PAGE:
Meanwhile she kept hinting that sometimes Santa had to give certain gifts to other children. And we couldn’t always get what we wanted. My heart became more afraid, yet I still hoped. Still dreamed. The last few days spun by much too quickly.
Then it was Christmas Eve. The day we would go out with my Dad to find a tree. Just after breakfast we would head out and look for a balsam fir just so high, and just so wide. Perfect for the corner in the large living room. We would head in to the woodlot across the road, my father making a path through the deep snow for our small legs to follow him. Around we would go enjoying the wonders of winter. A chickadee here, and sparkling ice and snow there. Then we would find our tree and take it home.
The tree would sit in the mudroom to thaw for the afternoon, and then it would be brought into the house for decorating. Us children banished to the upper floor to stay out of the way. And then around 8 PM a bell would ring silver and clear calling us down to see the wonder of the tree all decorated. And the feast our mother had been working on all ready for us to enjoy.
After a satisfying feast of anything and everything you could dare want for a Christmas Eve feast, we would be sent off to wash-up and get on our Christmas outfits. Then packed into the station wagon we would head off to midnight mass. And while we where at midnight mass – Santa would arrive!
Knowing that Santa would be arriving made Midnight Mass seem like it went on for hours. The sermon seemed to go on and on and on. When we finally left the church, the choir still singing Carols as we wandered out into the night, and large fluffy flakes drifting down it was still a long drive home through the dark country lanes. Yet it is also a magical memory of listening to Carols on the radio, while us kids all imagined what things Santa had brought.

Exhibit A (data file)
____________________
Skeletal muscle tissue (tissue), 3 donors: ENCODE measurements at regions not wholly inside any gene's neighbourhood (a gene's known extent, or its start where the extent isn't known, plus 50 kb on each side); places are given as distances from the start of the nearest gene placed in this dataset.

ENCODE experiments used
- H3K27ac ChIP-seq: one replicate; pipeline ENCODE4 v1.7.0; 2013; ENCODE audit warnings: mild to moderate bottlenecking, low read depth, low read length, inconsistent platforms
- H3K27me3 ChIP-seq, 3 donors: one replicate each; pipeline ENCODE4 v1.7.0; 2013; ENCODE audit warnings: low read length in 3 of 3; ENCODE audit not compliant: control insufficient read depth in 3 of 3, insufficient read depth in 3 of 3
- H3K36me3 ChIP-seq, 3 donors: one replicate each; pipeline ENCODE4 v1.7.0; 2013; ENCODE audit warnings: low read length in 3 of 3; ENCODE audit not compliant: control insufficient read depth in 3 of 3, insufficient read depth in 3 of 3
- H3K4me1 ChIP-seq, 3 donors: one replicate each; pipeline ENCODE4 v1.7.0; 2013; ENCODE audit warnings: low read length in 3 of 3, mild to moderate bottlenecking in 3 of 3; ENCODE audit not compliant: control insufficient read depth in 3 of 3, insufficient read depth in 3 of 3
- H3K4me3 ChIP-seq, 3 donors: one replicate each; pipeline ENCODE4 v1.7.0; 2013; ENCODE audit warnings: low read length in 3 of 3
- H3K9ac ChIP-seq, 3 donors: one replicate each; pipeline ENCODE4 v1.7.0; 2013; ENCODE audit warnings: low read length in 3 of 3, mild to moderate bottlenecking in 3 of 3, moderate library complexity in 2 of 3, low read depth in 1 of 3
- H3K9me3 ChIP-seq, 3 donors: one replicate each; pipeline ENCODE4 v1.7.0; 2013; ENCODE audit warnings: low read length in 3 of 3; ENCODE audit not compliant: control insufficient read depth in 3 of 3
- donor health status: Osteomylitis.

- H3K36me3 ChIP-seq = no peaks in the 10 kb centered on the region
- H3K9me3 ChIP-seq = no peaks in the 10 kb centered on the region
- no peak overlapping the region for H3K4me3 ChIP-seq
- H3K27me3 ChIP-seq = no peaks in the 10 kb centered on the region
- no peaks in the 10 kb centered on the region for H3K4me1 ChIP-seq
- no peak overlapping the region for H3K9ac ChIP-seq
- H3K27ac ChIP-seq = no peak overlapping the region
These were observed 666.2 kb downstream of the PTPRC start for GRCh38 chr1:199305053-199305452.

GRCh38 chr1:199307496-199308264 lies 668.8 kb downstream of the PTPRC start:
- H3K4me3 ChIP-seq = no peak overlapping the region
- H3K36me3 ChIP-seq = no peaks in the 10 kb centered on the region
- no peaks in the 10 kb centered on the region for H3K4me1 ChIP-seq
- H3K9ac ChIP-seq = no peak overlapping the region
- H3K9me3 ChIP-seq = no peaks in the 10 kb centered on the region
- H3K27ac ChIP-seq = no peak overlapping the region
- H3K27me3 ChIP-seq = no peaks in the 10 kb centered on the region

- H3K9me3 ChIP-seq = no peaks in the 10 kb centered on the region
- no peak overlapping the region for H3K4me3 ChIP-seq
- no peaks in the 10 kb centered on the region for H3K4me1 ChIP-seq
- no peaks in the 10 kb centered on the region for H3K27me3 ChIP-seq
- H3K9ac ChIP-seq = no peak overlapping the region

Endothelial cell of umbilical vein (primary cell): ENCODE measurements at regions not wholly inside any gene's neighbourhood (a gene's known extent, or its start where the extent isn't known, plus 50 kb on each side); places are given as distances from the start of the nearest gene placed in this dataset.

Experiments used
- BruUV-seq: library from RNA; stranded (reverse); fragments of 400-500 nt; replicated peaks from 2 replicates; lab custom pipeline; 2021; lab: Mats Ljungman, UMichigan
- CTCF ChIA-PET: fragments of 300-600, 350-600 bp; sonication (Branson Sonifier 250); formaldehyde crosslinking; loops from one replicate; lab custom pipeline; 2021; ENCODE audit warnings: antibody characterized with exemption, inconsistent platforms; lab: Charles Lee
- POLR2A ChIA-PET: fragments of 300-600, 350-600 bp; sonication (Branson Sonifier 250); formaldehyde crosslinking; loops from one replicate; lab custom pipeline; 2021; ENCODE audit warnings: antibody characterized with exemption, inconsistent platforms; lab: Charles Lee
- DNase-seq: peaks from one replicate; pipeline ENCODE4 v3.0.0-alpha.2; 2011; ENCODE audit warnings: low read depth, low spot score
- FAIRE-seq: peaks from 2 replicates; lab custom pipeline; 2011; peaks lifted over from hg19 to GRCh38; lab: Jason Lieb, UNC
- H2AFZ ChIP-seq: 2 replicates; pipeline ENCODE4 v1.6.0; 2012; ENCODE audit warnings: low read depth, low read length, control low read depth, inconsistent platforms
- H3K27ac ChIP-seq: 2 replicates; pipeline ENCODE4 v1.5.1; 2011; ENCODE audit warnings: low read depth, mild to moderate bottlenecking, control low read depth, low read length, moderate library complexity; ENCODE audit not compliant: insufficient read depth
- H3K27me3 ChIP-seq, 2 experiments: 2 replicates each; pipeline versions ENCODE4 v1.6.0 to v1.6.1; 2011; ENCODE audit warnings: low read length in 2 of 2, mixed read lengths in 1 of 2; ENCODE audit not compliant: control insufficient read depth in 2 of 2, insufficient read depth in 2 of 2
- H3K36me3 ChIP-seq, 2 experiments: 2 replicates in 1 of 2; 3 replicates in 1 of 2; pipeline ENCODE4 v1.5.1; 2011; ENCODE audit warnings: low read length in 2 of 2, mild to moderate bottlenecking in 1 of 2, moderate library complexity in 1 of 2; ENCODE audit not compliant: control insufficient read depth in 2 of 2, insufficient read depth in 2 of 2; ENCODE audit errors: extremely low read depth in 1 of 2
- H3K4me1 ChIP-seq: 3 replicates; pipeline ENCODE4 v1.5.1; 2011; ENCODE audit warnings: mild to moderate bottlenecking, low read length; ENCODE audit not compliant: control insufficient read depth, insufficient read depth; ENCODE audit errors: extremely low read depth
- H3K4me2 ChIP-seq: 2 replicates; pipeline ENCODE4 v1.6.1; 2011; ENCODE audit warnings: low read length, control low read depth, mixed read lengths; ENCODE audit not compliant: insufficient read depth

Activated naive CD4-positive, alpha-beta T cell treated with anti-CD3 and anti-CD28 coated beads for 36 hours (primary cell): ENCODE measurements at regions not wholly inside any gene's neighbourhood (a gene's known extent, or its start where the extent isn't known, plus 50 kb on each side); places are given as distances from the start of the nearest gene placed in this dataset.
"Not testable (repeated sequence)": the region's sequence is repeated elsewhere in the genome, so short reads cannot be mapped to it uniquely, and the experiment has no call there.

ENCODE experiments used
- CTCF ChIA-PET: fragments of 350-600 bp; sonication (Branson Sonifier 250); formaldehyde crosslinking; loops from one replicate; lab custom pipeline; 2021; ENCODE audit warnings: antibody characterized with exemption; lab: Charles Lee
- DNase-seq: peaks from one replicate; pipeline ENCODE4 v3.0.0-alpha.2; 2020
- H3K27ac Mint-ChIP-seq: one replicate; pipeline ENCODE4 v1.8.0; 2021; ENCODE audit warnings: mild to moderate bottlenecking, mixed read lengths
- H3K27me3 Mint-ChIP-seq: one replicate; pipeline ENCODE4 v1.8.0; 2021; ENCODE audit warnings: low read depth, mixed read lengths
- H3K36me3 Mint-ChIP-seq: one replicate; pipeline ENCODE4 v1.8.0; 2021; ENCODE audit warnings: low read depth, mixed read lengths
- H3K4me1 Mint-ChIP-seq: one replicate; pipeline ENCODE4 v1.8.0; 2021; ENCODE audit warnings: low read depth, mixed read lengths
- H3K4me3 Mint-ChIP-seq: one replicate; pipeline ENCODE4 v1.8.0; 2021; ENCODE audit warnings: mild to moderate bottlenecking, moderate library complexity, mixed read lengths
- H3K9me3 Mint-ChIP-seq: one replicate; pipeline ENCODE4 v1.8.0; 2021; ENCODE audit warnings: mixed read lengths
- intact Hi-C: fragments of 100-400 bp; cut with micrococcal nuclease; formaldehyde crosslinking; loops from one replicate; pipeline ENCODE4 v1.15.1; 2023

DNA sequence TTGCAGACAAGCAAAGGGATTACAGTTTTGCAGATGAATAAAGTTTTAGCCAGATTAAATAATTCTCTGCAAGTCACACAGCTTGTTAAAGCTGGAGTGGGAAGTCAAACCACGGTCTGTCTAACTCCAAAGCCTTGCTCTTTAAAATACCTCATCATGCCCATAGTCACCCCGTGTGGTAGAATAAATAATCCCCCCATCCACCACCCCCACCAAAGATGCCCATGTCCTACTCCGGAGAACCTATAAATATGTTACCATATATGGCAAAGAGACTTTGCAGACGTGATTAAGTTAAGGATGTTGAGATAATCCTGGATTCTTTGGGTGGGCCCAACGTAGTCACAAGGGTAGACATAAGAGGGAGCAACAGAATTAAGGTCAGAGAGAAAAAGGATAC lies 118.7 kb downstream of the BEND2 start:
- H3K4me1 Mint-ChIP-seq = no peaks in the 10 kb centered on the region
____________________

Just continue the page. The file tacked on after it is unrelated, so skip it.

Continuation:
My Dad had barely stopped and we were running for the house, and into the living room. And the presents. I remember there were incredible presents. Wonders of the time – a wind-up robot that walked, an Apollo Command module all set to go to the moon, and an airplane that made engine noises and had flashing lights. But no red sled. Santa has not delivered.
My brothers both tried to cheer me up by letting me play with their toys, and then our mother and father was sending us off to bed. Up the stairs we went, my legs heavy with sleep and disappointment. We hung up the stockings for Santa’s return trip. I fell asleep and dreamed of the sled – and of going so fast down down the big hill we flew high up and over the creek and even touched the moon.
Now you are saying – how can that be the best memory ever of Christmas? Because the story isn’t over my friends. No not at all because you see the next morning was still Christmas morning, and my brothers bounced onto my bed to get me out of bed and to the stockings. The stockings were full of all sorts of goodies and small toys. I was kinda feeling a little better since my other toys were kinda awesome.
My brothers then raced me down the stairs – and there at the bottom was the wondrous Red Sled. It turned out Santa hadn’t brought it. My brothers had bought it for me – using their money (and the money they borrowed from me). And really in the end it was something we would all take turns using on the big hill. They laughed and teased me, and I hugged them as I cried with happiness.
And then we were out the door and down the road as our mother yelled at us to zip our coats and wear our hats. And together we tried to make that Red Sled fly as high as we could make it fly. Not sure we ever did touch the moon, but you know I think we came awfully close.